• Barkindji Elder Uncle Badger Bates has pleaded with Far West NSW communities to get vaccinated against COVID-19. (SBS News: Aneeta Bhole)Source: SBS News: Aneeta Bhole
Barkindji Elder Badger Bates says he’s worried for his community, as a young family of three becomes the first confirmed cases of COVID in Far Western Wilcannia.
By
Jodan Perry, Shahni Wellington, Karen Michelmore

Source:
NITV News
18 Aug 2021 - 3:41 PM  UPDATED 18 Aug 2021 - 3:46 PM

Senior members of a small community in outback NSW have demanded the government do its job and stop blaming others over the developing COVID crisis in the west of the state.

A young family of three has become the first confirmed COVID cases in Wilcannia, after a positive case attended a funeral in the tiny town in the NSW Far West while infectious last week.

It was the state’s worst day of the pandemic so far for new cases, with 633 recorded to 8pm last night, 23 of them in western NSW.

However, despite a state-wide lockdown, the virus continues to seed in new communities with vulnerable populations. Kempsey on the mid-north coast has now recorded a positive case, in addition to the new cases in Narromine, Gilgandra and Broken Hill first reported yesterday.

COMMENT: The COVID-19 crisis in western NSW Aboriginal communities is a nightmare realised
What we see unfolding is the result of multiple, successive and cascading policy failures, writes Bhiamie Williamson.

Barkindji Elder, Uncle Badger Bates, demanded the government act immediately to better protect the community.

“Don't treat us like we're a suburb from a city like Sydney or something. Wilcannia is about near 200 kms away from Broken Hill, Menindee is 100kms away,” Mr Bates told NITV News.

“The government people, do your job.

“Stop blaming one another over the crisis that we're in, cut it out, grow up.

“We put you in there to look after us, look after everybody.”

Mr Bates, who is from Wilcannia but is currently in Broken Hill, said he was concerned for his community.

“We had a lot of people pass away out here, around Wilcannia and around Broken Hill, and we don’t want to see anything happen to anyone,” he said.

He said he received his vaccination about three weeks ago and urged others to do the same.

“Don't be frightened of the needle, a mosquito would sting worse than the needle,” he said.

“So please, go and get vaccinated and like I said, we all in it together, we must stick together.”

“I call on my people and other people. Please get vaccinated.”

Rapid testing required

The Defence Forces were starting to be deployed to assist in the vaccination effort and to support health services.

Dubbo MP Dugald Saunders said he had asked the NSW Government to consider marking Dubbo a hotspot, with stricter measures, similar to those in southwest and western Sydney.

Vaccinations are still available through Maari Ma Health, which services people in the Far West.

Ten thousand people turned out to be tested again yesterday, but CEO of Western NSW Heath Scott McLachlan said a number of staff at Dubbo’s pathology lab were in isolation after being identified as close or casual contacts.

The region was using rapid testing, and also sending some tests to Orange or Westmead in Sydney for processing.

“The vast majority have returned to work today and more will be back on deck tomorrow,” Mr McLachlan said.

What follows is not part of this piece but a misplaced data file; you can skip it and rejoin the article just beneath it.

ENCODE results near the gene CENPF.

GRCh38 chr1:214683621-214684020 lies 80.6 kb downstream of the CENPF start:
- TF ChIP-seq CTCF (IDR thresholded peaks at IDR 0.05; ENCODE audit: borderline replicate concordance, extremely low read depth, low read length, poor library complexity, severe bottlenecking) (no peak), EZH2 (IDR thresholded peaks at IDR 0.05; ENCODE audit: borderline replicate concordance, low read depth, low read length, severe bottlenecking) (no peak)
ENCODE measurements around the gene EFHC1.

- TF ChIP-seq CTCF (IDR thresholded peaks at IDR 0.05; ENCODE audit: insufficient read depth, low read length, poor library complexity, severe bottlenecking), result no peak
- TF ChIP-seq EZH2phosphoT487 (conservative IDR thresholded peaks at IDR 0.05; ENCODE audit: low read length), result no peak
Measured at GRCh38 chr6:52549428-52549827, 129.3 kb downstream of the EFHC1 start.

Premier Gladys Berejiklian urged anyone who has been in Wilcannia to get tested.

“We just are calling out anybody who was in Wilcannia in the last little while needs to come forward and get tested,” Ms Berejiklian said.

“Please make sure you’re on alert, but especially in and around the Wilcannia area and as we have said in the last few days, there continues to be cases especially in the West Dubbo community.”

A testing clinic is operating at Wilcannia Oval from 9am-4pm daily, while there are two pop-up testing clinics in Broken Hill, at the Alma Oval and the Aged Persons Rest Centre, and a drive-through clinic at Memorial Oval.

Vaccine uptake

Rapid-testing machines will be sent to community-controlled services in western New South Wales, including Maari Ma Health.

Barkindji woman, Monica Kerwin, told NITV News that time is of the essence.

“We don't want this waiting two or three days.”

“I'm scared for our people. I'm scared for the children, I'm scared for our Elders.”

Ms Kerwin said there’s been an uptake in testing over the last few days.

“Since we found out these cases in Wilcannia, we've had a good majority of the community go and get tested and vaccinated, which I think is a positive considering that had to come down to this,” she said.

“But we're just really scared out here because nobody's prepared for an outbreak in this small community.”

Bourke concerns

Of the cases in western NSW, 21 are in Dubbo, 1 in Mudgee and another in Bourke at the Alice Edwards Village, an Aboriginal community on the outskirts of town.

Western Health District’s Mr McLachlan said he was “very concerned” about Bourke.

“There’s a very mobile community in Bourke that has been moving around in the last week,” he said.

“We do know there’s a lot of potential for further spread.”

Two thirds of cases in western NSW are Aboriginal people, and 40 per cent are aged between 10 and 19 years old.

NSW Health’s Chief Health Officer Kerry Chant said she believed 12 to 15 year olds should be vaccinated soon, but will wait until the official health advice is confirmed.

One family’s experience as COVID-19 strikes remote western NSW
Barkindji woman Jessica Skinner speaks of her attempts to get vaccinated, warn others and stay safe, as the western NSW outbreak grows.